Korea trade deficit hits a record $10.3 billion in the first half
According to the Ministry of Trade, Industry and Energy on Friday, Korea's exports in the first six months totaled $350.3 billion, a 15.6 percent year-on-year increase and a record.
Imports rose 26.2 percent to $360.6 billion.
The previous trade deficit record was $9.16 billion in 1997 during the financial crisis.
The government cited the sharp increase in energy imports and rising commodity prices as the biggest contributors to the shortfall.
In the first half, Korea's imports of the three key energy sources — crude oil, LNG and coal — totaled $87.8 billion, up 87.5 percent year-on-year.
Due to the sharp increase in prices, Korea's imports of crude oil rose 207 percent year-on-year in the first half, LNG 114.9 percent and coal 88.1 percent.
"In the first half, despite challenging conditions, including the Russia-Ukraine war and the lockdown of cities in China due to spread of Covid-19, we were still able to achieve the biggest exports in any first half," said Moon Dong-min, deputy minister for Trade and Investment. "A $10.3 billion deficit occurred due to continuing energy and commodity inflation, which led to a sharp increase in imports."
The deputy minister noted the continuing challenges that Korean exports face, including a slowing global economy, a continuing rise in global crude prices and an increase in summertime energy consumption.
"With such concerns growing, we are at a point where we have to strictly manage trade risks," Moon said.
Exports of most goods in the first half increased, with semiconductor exports up 20.8 percent year-on-year to $69 billion.
Refined and related oil product exports rose 89 percent year-on-year to $30.4 billion, and petrochemical exports were up 16 percent to $30 billion.
Wireless communication device exports, including smartphones and tablets, rose 13.2 percent to $8.5 billion, while computer exports rose 35 percent to $9.5 billion.
Display exports increase 17.5 percent, while rechargeable battery exports were up 9.1 percent.
In the first half, exports to all countries except Russia and Ukraine increased.
Exports to Asean rose 31.8 percent to $64.7 billion, a record, while exports to China rose 6.9 percent to $81.4 billion and exports to U.S. increased 18.2 percent to nearly $65 billion.
In June, exports rose for the 20th consecutive month, up 5.4 percent on year to $57.7 billion. Imports were up 19.4 percent to $60.2 billion. For the first time since 2008, the trade deficit increased for three consecutive months.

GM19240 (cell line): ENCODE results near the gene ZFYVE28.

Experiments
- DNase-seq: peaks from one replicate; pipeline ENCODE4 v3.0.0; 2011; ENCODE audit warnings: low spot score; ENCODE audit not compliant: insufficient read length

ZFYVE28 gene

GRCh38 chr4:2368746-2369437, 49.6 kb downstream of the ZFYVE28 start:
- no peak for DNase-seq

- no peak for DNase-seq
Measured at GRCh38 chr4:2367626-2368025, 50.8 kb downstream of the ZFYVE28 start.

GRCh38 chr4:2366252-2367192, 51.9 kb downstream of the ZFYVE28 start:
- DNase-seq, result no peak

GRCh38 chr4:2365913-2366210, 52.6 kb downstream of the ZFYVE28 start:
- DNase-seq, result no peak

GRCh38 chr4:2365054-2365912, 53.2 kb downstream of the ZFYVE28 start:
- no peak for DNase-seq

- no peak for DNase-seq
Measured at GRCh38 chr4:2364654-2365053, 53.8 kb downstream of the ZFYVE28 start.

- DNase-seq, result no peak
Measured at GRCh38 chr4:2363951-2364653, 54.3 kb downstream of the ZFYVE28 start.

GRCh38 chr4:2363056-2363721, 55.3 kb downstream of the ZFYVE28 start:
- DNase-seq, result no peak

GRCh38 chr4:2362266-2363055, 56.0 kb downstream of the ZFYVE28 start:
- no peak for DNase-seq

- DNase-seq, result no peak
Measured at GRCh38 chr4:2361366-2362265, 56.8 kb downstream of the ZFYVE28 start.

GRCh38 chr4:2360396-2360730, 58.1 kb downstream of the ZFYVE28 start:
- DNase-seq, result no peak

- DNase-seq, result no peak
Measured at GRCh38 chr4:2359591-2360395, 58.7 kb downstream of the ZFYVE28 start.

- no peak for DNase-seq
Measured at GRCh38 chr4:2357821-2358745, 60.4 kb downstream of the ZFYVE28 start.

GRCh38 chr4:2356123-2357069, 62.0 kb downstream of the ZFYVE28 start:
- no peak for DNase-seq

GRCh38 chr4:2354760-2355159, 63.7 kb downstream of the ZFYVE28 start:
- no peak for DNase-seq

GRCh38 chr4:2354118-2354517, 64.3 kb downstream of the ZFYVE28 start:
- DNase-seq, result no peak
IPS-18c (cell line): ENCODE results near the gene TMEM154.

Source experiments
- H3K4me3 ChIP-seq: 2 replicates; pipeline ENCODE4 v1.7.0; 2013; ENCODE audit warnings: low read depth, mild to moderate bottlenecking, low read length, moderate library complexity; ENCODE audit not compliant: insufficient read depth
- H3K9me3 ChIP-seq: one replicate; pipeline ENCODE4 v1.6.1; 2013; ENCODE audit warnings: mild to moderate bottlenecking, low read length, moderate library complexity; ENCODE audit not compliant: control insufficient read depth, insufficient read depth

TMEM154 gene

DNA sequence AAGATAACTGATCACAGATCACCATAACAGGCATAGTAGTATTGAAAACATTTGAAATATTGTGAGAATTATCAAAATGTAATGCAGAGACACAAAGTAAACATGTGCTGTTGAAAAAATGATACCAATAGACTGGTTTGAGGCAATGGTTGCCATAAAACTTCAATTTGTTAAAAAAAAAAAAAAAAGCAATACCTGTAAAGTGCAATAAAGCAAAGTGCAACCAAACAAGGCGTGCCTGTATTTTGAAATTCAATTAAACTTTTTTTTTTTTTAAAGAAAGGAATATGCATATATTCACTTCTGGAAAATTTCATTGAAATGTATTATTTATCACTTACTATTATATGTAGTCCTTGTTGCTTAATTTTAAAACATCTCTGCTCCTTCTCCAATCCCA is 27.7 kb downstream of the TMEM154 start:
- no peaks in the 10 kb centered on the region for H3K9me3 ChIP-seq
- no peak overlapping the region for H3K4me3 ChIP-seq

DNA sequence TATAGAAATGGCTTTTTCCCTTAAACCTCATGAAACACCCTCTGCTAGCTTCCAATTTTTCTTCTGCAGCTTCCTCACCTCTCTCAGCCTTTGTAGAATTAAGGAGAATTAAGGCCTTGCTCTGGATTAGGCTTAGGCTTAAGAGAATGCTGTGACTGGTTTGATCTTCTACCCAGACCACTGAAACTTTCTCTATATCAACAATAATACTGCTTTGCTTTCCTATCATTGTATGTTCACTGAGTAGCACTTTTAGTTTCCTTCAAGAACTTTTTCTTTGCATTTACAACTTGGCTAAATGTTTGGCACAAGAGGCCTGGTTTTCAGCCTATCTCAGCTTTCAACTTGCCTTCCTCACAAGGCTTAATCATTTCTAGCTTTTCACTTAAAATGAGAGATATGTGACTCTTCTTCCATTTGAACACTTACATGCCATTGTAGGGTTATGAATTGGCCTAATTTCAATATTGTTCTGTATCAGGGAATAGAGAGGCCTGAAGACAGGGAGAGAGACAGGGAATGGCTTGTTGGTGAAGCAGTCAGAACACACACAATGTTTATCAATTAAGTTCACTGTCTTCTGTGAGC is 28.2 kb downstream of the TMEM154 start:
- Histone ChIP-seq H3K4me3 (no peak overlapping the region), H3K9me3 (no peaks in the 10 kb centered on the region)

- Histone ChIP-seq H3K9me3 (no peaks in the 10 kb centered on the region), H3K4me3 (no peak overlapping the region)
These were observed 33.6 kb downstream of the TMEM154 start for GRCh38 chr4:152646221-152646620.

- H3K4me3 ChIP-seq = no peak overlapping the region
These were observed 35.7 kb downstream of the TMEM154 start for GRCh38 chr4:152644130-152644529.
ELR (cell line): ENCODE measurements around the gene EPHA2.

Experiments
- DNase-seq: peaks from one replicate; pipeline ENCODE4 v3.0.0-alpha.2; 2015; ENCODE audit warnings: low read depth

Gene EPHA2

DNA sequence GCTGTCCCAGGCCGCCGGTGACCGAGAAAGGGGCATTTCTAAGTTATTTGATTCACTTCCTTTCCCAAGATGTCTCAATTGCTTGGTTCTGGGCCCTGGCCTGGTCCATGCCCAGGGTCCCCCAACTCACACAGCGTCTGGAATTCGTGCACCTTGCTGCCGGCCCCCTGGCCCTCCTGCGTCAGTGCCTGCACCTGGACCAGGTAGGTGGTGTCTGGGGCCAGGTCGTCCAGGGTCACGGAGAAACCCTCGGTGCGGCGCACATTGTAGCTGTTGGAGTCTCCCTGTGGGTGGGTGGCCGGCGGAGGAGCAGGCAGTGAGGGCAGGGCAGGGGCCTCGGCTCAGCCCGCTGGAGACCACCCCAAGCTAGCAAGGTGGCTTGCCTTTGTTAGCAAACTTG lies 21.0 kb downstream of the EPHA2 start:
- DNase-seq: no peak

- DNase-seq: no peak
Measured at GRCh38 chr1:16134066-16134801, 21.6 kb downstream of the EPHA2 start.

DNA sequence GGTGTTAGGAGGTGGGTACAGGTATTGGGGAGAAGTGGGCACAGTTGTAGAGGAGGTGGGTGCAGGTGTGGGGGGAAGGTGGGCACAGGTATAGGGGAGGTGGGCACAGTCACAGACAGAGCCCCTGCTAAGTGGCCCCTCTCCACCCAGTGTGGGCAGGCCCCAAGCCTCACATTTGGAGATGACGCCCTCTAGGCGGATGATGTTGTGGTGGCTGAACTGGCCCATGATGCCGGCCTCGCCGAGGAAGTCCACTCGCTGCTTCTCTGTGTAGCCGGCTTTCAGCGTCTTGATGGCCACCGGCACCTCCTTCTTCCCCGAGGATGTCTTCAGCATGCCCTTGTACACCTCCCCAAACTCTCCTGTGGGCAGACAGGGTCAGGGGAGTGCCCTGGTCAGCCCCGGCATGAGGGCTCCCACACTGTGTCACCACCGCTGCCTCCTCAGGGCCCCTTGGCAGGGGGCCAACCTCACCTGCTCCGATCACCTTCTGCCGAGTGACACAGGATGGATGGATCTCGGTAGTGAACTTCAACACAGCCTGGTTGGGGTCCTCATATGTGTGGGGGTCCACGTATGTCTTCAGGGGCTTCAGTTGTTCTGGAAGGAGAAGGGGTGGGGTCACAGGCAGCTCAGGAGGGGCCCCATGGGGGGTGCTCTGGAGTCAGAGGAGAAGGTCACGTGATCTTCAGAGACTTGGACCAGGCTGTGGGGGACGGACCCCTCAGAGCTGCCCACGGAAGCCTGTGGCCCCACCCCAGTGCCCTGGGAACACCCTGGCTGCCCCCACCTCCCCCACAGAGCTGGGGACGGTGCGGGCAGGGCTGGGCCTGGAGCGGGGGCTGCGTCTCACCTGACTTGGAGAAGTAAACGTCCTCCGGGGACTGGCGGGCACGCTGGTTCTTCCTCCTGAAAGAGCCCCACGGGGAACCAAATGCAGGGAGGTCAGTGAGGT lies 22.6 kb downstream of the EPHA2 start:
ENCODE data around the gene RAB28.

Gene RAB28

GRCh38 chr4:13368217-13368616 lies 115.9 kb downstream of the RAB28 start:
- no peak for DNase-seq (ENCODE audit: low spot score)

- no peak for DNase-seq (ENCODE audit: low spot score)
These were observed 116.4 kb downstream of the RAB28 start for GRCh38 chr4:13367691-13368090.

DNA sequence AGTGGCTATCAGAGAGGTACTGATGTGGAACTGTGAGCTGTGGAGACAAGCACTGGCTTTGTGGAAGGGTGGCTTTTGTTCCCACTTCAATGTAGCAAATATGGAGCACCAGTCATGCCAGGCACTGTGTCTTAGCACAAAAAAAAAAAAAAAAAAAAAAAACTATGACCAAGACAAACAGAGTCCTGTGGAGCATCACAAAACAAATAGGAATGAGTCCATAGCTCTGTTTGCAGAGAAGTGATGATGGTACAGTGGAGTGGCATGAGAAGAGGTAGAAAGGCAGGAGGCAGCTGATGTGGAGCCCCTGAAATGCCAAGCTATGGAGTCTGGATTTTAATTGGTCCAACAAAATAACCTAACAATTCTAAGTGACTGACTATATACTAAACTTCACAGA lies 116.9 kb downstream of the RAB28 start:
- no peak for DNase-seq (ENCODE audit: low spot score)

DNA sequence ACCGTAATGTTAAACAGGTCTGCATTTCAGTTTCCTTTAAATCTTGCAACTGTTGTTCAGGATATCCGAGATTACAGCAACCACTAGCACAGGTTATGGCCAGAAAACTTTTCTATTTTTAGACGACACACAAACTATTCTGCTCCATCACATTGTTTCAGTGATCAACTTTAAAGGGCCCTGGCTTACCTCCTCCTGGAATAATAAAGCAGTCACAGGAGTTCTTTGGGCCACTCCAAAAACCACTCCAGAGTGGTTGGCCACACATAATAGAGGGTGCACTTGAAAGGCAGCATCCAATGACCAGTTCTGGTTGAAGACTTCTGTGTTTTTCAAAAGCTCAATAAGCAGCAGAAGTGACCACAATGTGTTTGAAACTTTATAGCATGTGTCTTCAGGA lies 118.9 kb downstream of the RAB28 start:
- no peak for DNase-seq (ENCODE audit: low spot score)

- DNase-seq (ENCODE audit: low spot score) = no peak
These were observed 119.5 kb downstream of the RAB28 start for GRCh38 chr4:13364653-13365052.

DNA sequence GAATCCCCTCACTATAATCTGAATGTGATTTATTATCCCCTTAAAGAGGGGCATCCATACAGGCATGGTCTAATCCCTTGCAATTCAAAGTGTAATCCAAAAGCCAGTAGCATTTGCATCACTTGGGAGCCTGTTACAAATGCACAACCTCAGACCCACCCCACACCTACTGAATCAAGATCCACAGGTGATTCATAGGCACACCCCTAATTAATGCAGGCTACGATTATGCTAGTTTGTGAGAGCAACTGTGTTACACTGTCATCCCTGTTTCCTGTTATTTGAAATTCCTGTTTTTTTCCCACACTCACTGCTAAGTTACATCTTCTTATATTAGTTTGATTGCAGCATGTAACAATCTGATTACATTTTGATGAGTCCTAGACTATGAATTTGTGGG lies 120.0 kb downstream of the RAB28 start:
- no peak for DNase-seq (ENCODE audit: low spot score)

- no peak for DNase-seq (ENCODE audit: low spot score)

The government noted that a trucker strike in June affected exports last month as some production time was lost and shipments delayed.
Exports to U.S. rose 12.2 percent to $9.9 billion in June, and exports to Europe were up 2.4 percent to $5.3 billion. Exports to China, Korea's biggest export market, fell 0.8 percent to $13 billion.
Exports to Russia fell 64.9 percent and to Ukraine 72.3 percent.
Finance Minister Choo Kyung-ho on Friday promised additional support measures for exporters, particularly smaller companies, while holding meeting with small exporters in Incheon.
"Exporters are facing many obstacles caused by the recent increase in commodity prices, anxiety over the supply network and the volatile currency," Choo said. "Considering that there are external factors that will unlikely improve in a short period of time, the second half won't be easy as well."
One of the key issue he raised was the inflexible labor restrictions.
"In the long-term, working hours have to be gradually reduced as the 52-hour workweek was first adopted in protecting the health of employees working long hours while improving working conditions," Choo said.
Yet the current regulation is applied too restrictively and applies to every situation and therefore needs to be improved, he added.
"The flexibility should be raised, and we will find improvement measures through discussion with experts, related government departments and the labor unions," Choo said.
The finance minister also said that one of the key issues that was brought up during the meeting with exporters was the recent logistics crisis.
"They said even when they were producing goods it was difficult to overcome the logistic crisis," Choo said.
While the finance minister did not mention steps to stabilize the weakening won, U.S. Treasury Secretary Janet Yellen is scheduled to visit Seoul later this month and Choo in May during his confirmation hearing stressed the importance of a currency swap with the U.S.
"Korea is not a key-currency country and therefore a currency swap with a country like the U.S. is very important," Choo said on May 2.
A currency swap with the U.S. expired at the end of last year.
BY LEE HO-JEONG [firstname.lastname@example.org]